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Documentary uses Swedish archival footage and the words of Frantz Fanon to tell story of colonization and decolonization

Documentary uses Swedish archival footage and the words of Frantz Fanon to tell story of colonization and decolonization

CONCERNING VIOLENCE (Göran Hugo Olsson, 2014)
IFC Center
323 Sixth Ave. at Third St.
December 5-11

Swedish filmmaker Göran Hugo Olsson brings physician and psychiatrist Frantz Fanon’s seminal 1961 book, The Wretched of the Earth, to bold, vivid life in the empowering documentary Concerning Violence: Nine Scenes from the Anti-Imperialistic Self-Defense. “Every one of us must think for himself — always provided that he thinks at all; for in Europe today, stunned as she is by the blows received by France, Belgium, or England, even to allow your mind to be diverted, however slightly, is as good as being the accomplice in the crime of colonialism,” French philosopher Jean-Paul Sartre wrote in the lengthy preface to the book. For Concerning Violence, Olsson called on Columbia University professor Gayatri Chakravorty Spivak to provide a heavily academic introduction, setting the stage for nine examples of the relationship between settlers and natives, Europeans and Africans, in the 1960s, ’70s, and ’80s. As he did with his previous film, The Black Power Mixtape 1967-1975, Olsson uses amazing footage taken by Swedish journalists, including interviews with Christian missionaries, Zimbabwe president Robert Mugabe, reporter Gaetano Pagano, Burkina Faso president Thomas Sankara, black revolutionaries, and privileged white men, combining those stunning images with strong statements from Fanon’s treatise, read by Ms. Lauryn Hill and blasted across the screen in big letters. “Colonialism is not a thinking machine, nor a body endowed with reasoning faculties. It is violence in its natural state, and it will only yield when confronted with greater violence,” Hill states in a steady voice. “Decolonization is always a violent phenomenon. Decolonization is a historical process. It cannot be understood, it cannot become clear to itself except by the movements which give it historical form and content. Decolonization, which sets out to change the order of the world, is, obviously, a program of complete disorder.”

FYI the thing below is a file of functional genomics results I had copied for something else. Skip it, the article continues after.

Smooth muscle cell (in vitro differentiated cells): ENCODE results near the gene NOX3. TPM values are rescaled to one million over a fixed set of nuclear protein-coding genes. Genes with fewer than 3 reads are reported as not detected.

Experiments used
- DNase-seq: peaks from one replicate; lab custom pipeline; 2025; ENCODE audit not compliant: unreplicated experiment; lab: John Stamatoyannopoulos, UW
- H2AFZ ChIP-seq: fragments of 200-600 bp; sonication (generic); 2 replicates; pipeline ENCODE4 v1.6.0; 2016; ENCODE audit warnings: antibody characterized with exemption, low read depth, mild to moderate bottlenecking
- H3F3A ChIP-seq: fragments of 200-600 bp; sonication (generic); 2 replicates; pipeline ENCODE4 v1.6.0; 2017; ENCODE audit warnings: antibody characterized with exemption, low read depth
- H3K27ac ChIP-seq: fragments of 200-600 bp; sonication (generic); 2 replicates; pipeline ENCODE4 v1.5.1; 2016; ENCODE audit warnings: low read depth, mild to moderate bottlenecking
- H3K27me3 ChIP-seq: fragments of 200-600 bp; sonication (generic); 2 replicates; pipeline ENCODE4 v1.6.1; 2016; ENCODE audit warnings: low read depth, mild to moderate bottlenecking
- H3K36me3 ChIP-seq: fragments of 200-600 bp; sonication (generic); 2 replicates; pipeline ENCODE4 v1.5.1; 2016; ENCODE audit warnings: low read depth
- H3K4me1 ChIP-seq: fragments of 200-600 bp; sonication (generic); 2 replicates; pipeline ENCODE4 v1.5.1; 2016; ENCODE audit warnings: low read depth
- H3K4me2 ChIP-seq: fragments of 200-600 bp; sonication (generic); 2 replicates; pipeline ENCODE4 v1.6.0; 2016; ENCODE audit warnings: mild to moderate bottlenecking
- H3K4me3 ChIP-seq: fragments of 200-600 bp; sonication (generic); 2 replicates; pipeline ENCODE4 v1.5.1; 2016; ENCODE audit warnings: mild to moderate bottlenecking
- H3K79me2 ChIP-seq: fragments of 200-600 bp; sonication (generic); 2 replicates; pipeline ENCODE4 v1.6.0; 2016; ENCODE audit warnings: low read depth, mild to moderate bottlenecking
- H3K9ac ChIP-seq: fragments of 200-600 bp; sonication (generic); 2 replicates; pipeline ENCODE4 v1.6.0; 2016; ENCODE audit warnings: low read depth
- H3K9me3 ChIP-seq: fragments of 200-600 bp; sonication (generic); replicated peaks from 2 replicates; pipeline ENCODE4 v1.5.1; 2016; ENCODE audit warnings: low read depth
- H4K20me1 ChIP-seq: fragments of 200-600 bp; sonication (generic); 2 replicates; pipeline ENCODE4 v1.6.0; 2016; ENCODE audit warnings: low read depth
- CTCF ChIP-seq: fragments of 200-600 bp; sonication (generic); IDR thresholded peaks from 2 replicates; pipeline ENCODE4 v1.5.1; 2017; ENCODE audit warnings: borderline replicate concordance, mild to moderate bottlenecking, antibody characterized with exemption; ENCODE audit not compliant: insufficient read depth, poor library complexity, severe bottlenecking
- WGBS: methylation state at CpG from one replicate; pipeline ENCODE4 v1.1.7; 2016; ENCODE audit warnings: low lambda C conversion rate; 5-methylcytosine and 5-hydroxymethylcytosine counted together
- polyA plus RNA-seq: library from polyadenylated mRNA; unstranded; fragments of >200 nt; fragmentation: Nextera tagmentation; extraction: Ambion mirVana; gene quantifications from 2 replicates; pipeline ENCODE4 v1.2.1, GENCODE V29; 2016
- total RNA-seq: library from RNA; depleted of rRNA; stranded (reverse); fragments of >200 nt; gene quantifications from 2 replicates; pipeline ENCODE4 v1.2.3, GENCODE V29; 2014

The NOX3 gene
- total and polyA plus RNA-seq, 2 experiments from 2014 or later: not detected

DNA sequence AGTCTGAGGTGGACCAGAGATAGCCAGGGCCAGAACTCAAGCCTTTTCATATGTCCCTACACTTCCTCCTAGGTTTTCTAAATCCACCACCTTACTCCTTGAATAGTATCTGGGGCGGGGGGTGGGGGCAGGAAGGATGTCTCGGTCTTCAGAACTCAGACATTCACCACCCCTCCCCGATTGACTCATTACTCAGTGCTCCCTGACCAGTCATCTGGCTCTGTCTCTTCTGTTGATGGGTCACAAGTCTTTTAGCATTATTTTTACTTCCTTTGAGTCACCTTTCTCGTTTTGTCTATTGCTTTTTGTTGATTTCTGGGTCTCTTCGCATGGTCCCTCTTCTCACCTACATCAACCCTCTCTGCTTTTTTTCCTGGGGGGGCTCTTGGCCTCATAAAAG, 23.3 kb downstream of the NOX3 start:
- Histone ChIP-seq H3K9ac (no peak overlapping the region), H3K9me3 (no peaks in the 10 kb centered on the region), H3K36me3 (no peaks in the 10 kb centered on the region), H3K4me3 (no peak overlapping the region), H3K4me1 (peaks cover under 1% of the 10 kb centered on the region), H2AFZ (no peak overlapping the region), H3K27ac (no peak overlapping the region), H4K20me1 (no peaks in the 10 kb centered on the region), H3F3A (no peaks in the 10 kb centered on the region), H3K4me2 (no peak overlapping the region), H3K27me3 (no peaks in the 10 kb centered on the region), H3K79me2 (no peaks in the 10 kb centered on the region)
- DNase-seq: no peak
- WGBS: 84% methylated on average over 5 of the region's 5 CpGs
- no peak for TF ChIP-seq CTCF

The nine “chapters” take viewers to Angola, Rhodesia, Liberia, Tanzania, Mozambique, Guinea-Bissau, and other current or former African nations, examining institutional racism, wealth and poverty, illegal imprisonment, guerrilla revolutions, the IMF, and the lurking “monster” that is the United States. It draws a brutal, powerful picture that pulls no punches, with expert use of archival footage never seen outside of Sweden. “There is no native who does not dream at least once a day of setting himself up in the settler’s place,” Ms. Hill reads, the words still ringing true today as riots and protests spread throughout the United States and civil wars continue in Africa and other continents. More than fifty years after its publication, The Wretched of the Earth is still a call to action, albeit one steeped in violence, as one can debate how much things have really changed. “The films in the Swedish Archive might have been part of a patronizing perspective at the time, but thirty years later, we think they reveal something important about this time to Europeans, Americans, and Africans — as well as others across the world who have been on either side of colonization, or are experiencing it now,” Olsson points out in his director’s statement. Concerning Violence opens December 5 at the IFC Center, with Olsson participating in Q&As following the 6:00 shows on Friday and Saturday.